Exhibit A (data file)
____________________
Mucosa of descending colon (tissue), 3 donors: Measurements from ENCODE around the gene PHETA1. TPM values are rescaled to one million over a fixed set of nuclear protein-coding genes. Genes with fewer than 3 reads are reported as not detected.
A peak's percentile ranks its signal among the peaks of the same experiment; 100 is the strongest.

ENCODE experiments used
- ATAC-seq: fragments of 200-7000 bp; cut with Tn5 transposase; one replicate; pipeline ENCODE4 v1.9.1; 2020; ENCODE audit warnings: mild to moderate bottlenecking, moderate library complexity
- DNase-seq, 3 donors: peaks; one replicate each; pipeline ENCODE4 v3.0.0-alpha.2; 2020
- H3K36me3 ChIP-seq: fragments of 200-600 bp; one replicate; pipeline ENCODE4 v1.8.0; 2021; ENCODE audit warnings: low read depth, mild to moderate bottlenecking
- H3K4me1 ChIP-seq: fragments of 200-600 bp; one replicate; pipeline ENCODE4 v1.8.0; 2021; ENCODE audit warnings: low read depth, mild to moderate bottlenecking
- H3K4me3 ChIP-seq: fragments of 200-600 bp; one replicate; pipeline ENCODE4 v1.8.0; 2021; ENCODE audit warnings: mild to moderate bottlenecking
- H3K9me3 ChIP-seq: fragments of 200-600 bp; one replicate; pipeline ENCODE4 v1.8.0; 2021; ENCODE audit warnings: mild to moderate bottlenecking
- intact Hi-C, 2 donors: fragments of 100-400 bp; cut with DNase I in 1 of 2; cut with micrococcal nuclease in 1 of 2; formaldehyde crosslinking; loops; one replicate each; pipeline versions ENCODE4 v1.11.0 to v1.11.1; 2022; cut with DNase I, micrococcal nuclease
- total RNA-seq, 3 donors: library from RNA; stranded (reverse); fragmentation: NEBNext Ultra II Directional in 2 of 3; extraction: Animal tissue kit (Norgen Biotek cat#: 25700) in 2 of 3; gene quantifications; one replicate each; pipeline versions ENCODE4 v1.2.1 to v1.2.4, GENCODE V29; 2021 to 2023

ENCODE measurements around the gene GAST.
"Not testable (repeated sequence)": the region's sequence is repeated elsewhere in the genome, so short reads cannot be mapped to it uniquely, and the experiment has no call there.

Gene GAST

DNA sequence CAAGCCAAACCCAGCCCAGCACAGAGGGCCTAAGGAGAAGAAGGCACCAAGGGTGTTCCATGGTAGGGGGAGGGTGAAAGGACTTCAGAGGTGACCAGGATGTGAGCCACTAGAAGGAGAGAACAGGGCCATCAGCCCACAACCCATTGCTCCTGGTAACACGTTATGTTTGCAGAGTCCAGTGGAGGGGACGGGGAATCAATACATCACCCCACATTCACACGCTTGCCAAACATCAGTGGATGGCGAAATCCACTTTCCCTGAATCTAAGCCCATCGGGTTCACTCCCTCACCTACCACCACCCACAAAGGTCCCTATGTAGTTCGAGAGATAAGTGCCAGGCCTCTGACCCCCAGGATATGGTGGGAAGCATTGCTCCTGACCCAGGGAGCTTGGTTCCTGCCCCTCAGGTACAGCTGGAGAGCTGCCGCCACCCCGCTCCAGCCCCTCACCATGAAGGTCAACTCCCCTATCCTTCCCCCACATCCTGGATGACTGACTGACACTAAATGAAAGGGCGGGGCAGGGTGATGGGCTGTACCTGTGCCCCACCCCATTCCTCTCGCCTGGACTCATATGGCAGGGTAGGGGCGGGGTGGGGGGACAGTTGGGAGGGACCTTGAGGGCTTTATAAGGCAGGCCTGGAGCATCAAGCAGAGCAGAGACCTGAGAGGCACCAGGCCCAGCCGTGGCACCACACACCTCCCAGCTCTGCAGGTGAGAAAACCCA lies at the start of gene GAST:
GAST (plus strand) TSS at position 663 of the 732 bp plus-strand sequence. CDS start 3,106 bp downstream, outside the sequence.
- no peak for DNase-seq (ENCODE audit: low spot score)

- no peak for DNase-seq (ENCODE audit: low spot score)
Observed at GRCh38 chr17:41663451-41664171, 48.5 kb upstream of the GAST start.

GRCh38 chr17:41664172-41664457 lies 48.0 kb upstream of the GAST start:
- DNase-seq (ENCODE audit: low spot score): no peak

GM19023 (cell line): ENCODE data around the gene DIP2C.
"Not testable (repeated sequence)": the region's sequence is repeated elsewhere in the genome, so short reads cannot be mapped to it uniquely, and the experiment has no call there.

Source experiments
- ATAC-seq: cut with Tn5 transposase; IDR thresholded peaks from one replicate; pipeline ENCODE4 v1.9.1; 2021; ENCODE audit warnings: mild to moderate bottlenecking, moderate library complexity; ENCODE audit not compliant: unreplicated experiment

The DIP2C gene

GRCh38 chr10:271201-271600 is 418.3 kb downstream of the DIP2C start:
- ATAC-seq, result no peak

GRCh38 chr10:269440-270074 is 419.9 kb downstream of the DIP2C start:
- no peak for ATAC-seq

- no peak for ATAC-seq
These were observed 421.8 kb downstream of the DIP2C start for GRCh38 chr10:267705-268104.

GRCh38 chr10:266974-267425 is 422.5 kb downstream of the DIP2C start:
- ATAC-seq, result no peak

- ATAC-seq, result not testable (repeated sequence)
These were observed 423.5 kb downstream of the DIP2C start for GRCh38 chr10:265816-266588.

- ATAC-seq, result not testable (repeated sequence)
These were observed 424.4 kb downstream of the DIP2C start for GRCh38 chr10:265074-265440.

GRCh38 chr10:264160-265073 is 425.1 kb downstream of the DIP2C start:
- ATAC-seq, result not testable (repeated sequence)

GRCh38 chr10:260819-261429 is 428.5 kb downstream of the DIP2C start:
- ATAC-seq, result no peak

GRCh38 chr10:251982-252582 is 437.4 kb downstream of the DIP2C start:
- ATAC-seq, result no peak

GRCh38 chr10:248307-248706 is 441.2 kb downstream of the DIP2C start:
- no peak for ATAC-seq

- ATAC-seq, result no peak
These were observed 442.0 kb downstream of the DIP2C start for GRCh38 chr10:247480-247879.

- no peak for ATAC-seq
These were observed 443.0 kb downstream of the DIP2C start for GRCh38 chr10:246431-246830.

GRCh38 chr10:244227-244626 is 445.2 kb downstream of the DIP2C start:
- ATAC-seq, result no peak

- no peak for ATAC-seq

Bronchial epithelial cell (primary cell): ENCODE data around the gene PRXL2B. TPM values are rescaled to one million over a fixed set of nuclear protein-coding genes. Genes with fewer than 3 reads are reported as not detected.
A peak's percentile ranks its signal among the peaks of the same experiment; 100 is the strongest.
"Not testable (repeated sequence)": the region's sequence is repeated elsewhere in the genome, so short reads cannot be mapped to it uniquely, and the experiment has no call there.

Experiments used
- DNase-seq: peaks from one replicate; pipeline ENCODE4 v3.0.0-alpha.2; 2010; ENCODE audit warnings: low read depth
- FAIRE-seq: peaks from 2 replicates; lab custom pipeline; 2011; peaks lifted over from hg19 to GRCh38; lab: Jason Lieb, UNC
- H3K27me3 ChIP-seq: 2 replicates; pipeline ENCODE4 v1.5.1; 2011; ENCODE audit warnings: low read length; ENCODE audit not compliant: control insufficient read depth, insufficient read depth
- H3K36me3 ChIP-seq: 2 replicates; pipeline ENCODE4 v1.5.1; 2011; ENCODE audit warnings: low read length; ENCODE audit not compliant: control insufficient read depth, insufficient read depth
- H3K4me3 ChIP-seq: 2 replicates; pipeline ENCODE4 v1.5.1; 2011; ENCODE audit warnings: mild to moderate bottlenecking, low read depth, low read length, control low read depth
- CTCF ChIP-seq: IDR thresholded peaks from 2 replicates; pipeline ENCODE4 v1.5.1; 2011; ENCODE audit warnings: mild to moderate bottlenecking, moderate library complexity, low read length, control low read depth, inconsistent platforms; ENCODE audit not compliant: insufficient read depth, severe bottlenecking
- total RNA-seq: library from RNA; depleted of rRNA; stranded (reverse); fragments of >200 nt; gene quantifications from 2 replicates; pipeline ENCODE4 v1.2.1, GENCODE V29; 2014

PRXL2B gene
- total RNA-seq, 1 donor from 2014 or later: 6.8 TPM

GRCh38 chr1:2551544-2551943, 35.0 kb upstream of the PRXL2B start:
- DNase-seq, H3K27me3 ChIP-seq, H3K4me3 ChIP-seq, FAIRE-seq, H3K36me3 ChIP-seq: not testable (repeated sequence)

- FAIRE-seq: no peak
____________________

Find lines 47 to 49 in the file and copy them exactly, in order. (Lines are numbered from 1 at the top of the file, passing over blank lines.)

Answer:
- ATAC-seq, result no peak
These were observed 442.0 kb downstream of the DIP2C start for GRCh38 chr10:247480-247879.

- no peak for ATAC-seq